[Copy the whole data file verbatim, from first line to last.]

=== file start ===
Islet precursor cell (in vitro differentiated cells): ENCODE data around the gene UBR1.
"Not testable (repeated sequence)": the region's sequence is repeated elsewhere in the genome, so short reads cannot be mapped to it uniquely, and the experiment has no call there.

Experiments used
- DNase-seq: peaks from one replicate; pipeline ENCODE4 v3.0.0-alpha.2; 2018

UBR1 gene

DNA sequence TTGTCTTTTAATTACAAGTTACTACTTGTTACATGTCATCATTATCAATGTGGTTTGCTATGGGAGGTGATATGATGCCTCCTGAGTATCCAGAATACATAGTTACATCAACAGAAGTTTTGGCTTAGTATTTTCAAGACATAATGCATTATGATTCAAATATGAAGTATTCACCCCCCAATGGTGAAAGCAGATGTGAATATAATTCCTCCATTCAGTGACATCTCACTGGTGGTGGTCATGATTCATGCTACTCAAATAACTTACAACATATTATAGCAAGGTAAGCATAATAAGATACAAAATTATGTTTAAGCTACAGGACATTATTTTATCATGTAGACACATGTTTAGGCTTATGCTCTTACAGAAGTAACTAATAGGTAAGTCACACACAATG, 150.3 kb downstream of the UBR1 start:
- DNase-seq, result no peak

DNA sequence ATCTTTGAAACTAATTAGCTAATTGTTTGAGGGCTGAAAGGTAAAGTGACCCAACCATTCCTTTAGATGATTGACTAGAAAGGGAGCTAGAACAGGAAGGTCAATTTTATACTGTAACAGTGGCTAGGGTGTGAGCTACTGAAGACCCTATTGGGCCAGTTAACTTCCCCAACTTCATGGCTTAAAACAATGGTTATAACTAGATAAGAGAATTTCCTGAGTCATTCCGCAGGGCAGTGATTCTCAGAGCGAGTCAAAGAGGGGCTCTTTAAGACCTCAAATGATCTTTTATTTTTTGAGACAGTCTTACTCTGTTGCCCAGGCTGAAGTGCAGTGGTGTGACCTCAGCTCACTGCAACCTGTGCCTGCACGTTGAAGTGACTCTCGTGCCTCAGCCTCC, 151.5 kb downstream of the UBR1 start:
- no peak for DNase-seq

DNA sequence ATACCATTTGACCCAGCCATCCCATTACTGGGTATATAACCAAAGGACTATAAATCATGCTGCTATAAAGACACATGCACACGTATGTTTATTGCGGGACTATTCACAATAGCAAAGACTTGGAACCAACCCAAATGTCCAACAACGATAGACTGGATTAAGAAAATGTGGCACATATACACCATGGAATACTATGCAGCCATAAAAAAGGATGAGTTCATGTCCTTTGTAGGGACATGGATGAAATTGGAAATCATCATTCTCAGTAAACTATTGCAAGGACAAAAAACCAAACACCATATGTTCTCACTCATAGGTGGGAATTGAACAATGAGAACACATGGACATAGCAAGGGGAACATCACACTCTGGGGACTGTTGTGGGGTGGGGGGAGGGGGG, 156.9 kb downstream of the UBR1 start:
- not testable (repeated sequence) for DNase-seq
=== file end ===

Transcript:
Islet precursor cell (in vitro differentiated cells): ENCODE data around the gene UBR1.
"Not testable (repeated sequence)": the region's sequence is repeated elsewhere in the genome, so short reads cannot be mapped to it uniquely, and the experiment has no call there.

Experiments used
- DNase-seq: peaks from one replicate; pipeline ENCODE4 v3.0.0-alpha.2; 2018

UBR1 gene

DNA sequence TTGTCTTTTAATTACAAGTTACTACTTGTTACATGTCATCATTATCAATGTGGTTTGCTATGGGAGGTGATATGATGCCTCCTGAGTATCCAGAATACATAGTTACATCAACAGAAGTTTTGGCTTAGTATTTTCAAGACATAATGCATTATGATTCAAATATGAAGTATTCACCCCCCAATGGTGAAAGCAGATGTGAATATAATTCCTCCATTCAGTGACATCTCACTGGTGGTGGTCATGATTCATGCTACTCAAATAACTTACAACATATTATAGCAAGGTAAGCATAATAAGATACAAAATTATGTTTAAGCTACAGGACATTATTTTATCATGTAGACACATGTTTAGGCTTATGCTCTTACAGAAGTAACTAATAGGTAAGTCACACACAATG, 150.3 kb downstream of the UBR1 start:
- DNase-seq, result no peak

DNA sequence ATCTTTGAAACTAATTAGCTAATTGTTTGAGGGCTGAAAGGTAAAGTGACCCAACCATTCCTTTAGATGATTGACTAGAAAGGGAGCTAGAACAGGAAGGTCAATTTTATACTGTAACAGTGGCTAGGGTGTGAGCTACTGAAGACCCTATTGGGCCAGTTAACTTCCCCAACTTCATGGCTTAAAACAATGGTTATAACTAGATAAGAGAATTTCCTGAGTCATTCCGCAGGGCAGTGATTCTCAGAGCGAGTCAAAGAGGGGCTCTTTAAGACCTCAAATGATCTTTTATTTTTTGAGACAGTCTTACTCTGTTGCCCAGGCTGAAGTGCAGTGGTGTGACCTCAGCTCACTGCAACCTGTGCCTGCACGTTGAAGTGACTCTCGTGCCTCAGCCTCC, 151.5 kb downstream of the UBR1 start:
- no peak for DNase-seq

DNA sequence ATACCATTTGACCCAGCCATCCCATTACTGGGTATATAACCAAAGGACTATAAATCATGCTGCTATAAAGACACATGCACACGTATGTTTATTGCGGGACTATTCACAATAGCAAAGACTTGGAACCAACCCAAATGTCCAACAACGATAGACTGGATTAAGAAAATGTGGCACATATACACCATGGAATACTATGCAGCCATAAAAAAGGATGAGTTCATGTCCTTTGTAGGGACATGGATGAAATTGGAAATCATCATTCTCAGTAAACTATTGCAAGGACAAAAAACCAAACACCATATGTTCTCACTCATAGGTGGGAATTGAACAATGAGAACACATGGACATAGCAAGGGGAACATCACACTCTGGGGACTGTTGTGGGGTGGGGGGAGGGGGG, 156.9 kb downstream of the UBR1 start:
- not testable (repeated sequence) for DNase-seq